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  1. Girls in the BSA

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    • I'm curious.  Other than what you think National has handled incorrectly, what do you want from National that they are not providing? What "more" do you want? This argument has come and gone. Scouts is not the holder of some specific moral code (and I'm not sure it ever should have been). Why are you so opposed to gay youth and scouters? Should those youth not have the opportunity to experience scouting? Has the BSA forced you to accept scouters you didn't want as leaders in your troop? The girl thing is decided, get over it.  No one is forcing you to lead girls.   Again, outdoor emphasis works best at the UNIT level.  No one is keeping your troop from hiking, camping, canoeing, repelling, and what ever else you want to do.   Real men? Are real men only interested in the outdoors? Are men (young and old) who are interested in other things less real men?  I kind of hope the BSA runs people with your attitude out.  It certainly isn't helping. 
    • Withdrawn from social engineering?  First they invited gay youth to be members, then gay men to be Scout Masters.  Transgenders?  Oh what the heck, y'all come on, too!  And since BSA now allows girls to be in the BOY Scouts, you don't even have to stick to the gender you pick.  Duty to God?  Don't ask, don't tell; okay? WHAT TRADITIONAL SOCIAL BOUNDARIES ARE LEFT?  I'd say that the Left has departed the field in utter victory.  What else could they hope to accomplish?  Drive all the straight males from the program?   Wait.  Maybe if BSA de-emphasizes the outdoors in the program, all the real men will get bored and drop out....
    • The difference in strategic messaging, image and resource focus: Pre 1972/Improved Scouting Program:  "The BSA is an outdoors organization." Post 1972:  "The BSA is an organization.  We do different things.  The outdoors is one of those things."  
    • I know there are many well meaning people working at the National level. However, I would wager that a lot of rational people would say that somehow, the ship has lost its rudder. Frankly, I think it's time for local units to work toward a down-up reorganization, because our parent organization is clearly not meeting our needs. Successful organizations do not operate this way. You are attempting to normalize something that is largely dysfunctional and unresponsive. The idea of National patting us on the head and saying, "Go, shepherd, go tend your sheep and don't worry about all this," is not going to help BSA survive long term.  We're right to question. We're right to demand more. We're right to look for ways to make this relationship more functional. If we're in this for the scout, we're compelled to.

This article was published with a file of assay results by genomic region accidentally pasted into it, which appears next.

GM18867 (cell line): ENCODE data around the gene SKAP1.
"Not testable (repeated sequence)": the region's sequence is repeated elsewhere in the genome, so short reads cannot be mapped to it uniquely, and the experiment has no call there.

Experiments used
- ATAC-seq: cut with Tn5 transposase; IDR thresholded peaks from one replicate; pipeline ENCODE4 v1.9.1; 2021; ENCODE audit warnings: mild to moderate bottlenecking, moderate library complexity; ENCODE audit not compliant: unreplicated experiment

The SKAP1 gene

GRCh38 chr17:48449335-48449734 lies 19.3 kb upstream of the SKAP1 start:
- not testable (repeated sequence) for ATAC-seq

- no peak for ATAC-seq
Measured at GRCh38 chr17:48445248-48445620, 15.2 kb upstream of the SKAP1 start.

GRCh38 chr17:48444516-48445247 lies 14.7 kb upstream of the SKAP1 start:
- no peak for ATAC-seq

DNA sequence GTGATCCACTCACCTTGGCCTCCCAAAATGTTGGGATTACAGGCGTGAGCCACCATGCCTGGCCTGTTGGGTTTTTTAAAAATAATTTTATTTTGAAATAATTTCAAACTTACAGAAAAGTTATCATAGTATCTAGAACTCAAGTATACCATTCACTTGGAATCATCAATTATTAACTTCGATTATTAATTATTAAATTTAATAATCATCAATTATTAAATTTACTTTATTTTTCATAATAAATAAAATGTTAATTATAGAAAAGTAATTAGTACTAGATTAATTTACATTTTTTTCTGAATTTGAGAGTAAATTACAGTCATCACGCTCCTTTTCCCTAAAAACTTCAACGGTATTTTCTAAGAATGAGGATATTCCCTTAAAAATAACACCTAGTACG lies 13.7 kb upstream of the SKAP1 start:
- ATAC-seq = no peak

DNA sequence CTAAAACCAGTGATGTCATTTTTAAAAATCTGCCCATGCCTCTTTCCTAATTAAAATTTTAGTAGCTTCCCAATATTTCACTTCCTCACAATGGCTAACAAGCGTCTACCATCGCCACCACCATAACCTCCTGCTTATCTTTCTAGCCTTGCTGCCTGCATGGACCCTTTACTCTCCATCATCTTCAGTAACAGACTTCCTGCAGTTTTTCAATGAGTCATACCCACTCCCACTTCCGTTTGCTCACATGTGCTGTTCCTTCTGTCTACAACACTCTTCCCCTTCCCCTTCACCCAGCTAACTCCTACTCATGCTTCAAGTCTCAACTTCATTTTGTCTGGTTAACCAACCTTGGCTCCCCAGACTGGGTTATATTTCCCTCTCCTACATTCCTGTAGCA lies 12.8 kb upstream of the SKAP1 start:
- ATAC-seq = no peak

• I think you are looking in the wrong place for traditional scouting values.  They are still there in the aims and methods.  Of course, YPT is national's highest priority.  The failure of this in the past is the thing most jeopardizing the future of the national organization.  You can't blame the national staff of the present for that (you should blame the perverts of the past though). The background check forms are another step in that process.  I want national to do everything they need to do to protect the existence of the program for future generations.  As long as YPT  (and the legacy of the past) is a problem then it will have to be a function of National.  Abuse scandles are bad press, scouts getting hurt is bad press. Bad press is bad for recruitment. We have half the number of units in our district than we did when I was a scout (not counting LDS).  The Eagle has been a priority for years.  It was emphasized 20 years ago when I was a scout.  As long as it is viewed as the end goal and a feather on a young person's cap for college and job applications it will be a priority.  I don't see national or councils being the push for this though.  I haven't been to Summit, but I don't have a problem with it.  National is using it (like philmont and sea base) to provide things that local councils simply cannot.  I see no wrong in this as long as it is handled.  All of the fee discussion has come from panicked scouters and parents.  National should have handled it better, but until the number actually comes out we have no way of knowing how bad it is.   The outdoor program is supposed to come from the troop. Except for high adventure, it isn't national's job. Except for summer camp, it really isn't the local council's job.  If you see shifting priorities here then it is a Unit problem.    My units still spend a ton of time outside with boys learning great outdoor skills.  
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